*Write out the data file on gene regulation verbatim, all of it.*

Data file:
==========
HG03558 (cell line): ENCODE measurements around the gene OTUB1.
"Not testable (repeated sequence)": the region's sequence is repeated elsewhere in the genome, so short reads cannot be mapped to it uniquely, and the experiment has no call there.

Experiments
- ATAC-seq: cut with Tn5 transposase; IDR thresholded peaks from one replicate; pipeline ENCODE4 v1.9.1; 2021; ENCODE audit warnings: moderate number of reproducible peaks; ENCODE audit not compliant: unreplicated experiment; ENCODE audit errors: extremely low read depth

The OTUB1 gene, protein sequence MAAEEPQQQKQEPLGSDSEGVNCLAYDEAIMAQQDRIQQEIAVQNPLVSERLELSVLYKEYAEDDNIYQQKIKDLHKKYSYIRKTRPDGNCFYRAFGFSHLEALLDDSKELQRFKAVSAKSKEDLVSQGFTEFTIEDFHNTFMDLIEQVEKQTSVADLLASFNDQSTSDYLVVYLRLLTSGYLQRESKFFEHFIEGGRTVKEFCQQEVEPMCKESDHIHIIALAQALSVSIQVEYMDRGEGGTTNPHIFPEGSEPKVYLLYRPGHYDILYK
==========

HG03558 (cell line): ENCODE measurements around the gene OTUB1.
"Not testable (repeated sequence)": the region's sequence is repeated elsewhere in the genome, so short reads cannot be mapped to it uniquely, and the experiment has no call there.

Experiments
- ATAC-seq: cut with Tn5 transposase; IDR thresholded peaks from one replicate; pipeline ENCODE4 v1.9.1; 2021; ENCODE audit warnings: moderate number of reproducible peaks; ENCODE audit not compliant: unreplicated experiment; ENCODE audit errors: extremely low read depth

The OTUB1 gene, protein sequence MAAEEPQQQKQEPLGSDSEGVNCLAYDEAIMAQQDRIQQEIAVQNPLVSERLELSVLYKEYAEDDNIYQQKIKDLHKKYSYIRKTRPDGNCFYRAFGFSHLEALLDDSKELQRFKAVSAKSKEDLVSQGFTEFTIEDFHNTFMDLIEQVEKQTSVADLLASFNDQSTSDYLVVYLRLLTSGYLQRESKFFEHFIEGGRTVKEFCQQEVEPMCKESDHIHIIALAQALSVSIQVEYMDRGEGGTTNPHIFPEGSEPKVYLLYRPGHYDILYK